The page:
The Independent Market Observer

Looking Back at the Markets in June and Ahead to July 2023

Posted by Brad McMillan, CFA®, CFP®

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This entry was posted on Jul 7, 2023 1:48:38 PM

and tagged Commentary

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Looking Back and Ahead

June was a strong month and closed out a generally solid quarter, especially for U.S. stocks. The U.S. indices were up significantly for the month, and both the S&P 500 and the Nasdaq showed positive gains for the quarter, although the Dow lagged. International markets also did well in June but ended the quarter flat. Fixed income, on the other hand, was much weaker for both the month and quarter.

Financial markets were clearly in a risk-on mode, which benefited riskier investments like tech stocks at the expense of more boring ones.

Looking Back

Economic improvement. A mix of good economic news and the resolution of past problems drove the strong performance in June. The resolution of the debt ceiling through 2025 took one big worry off investors’ minds, and the economic data came in above expectations in most cases. Job growth remained healthy in June, consumer and business confidence ticked back up, and both consumers and businesses kept spending.

Inflation. In addition to the economic growth, we also received good news on inflation, which continued to trend down. While still too high, the Fed recognized the improvement by keeping rates steady at its last meeting. With a growing economy and confident consumers, earnings expectations remained strong. June was a month of good news, and the markets responded.

Looking Ahead

The markets and Fed. The June jobs report showed slowing job growth—still healthy, but slower, especially for the private sector. Even with the slowdown, wage growth was high again. This should keep service inflation elevated, which was one of the worries from the last report.

These developments, along with other strong data, suggest that the Fed will likely keep hiking rates. The minutes from the last Fed meeting echoed that sentiment, rattling markets and taking the yield on the 10-year U.S. Treasury note above 4 percent. In fact, many of the tailwinds we saw for the economy and market last month are subsiding, and we can see that in recent performance.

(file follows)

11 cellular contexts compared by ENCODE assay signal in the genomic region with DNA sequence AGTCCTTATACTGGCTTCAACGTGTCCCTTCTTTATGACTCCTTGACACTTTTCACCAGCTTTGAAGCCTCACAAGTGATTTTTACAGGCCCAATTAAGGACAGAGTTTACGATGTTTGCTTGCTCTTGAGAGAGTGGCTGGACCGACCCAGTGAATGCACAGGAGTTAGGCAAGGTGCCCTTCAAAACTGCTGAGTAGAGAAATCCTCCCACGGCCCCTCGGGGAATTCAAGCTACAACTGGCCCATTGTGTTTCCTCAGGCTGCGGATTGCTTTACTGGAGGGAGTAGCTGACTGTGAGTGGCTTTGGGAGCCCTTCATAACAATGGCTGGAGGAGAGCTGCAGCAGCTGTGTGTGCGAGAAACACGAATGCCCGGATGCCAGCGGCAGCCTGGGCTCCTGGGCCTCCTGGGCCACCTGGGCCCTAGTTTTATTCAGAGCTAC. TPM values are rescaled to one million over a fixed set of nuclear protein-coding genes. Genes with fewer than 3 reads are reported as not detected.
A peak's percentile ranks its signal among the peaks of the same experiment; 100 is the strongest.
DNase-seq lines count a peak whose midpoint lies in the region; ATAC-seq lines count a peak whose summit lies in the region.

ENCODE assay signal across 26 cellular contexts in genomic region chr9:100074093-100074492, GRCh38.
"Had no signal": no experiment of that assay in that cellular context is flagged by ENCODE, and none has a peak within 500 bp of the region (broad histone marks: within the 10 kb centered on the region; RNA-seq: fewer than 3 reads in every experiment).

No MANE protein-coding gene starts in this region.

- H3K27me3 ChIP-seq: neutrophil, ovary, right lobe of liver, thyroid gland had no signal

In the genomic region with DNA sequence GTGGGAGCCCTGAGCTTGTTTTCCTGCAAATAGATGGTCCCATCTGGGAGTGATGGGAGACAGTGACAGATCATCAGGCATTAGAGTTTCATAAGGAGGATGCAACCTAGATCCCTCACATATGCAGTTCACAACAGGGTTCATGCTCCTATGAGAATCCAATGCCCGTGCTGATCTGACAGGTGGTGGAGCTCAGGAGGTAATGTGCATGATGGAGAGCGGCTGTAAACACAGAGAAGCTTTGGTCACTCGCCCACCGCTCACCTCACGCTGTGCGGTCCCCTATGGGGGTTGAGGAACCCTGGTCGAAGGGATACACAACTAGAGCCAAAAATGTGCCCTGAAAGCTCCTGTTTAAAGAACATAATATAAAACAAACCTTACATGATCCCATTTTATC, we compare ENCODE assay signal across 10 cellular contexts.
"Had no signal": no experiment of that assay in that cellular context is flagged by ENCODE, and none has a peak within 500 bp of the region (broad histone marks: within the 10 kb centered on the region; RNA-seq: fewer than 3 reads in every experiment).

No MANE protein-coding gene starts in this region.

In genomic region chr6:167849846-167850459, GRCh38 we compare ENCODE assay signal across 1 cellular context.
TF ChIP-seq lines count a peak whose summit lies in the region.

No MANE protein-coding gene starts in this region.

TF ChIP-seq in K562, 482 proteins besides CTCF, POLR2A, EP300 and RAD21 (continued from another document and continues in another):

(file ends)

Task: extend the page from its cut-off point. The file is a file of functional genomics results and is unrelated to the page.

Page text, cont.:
As we move into July, the key issue will be whether inflation continues to move down and what that means for the Fed and interest rates. Market expectations are changing rapidly, and if the Fed continues to act more aggressively to fight inflation, markets could react negatively. That said, given that the underlying reason for the Fed’s actions will be continued growth, markets have an economic cushion. So, while volatility is likely, the downside may be limited.

A Positive Outlook

Last month and the year so far have been very positive, and much of that good news continues. Because of that, however, the Fed will likely keep tightening, which will have a slowing effect. Even with that headwind, the news remains good—and any recession is likely some time away, which should keep markets healthy.

In short, while June was a good month, July may be more challenging. Even if it is, conditions remain favorable overall. And while volatility may show up during the month, the trend will likely remain positive over the longer term.

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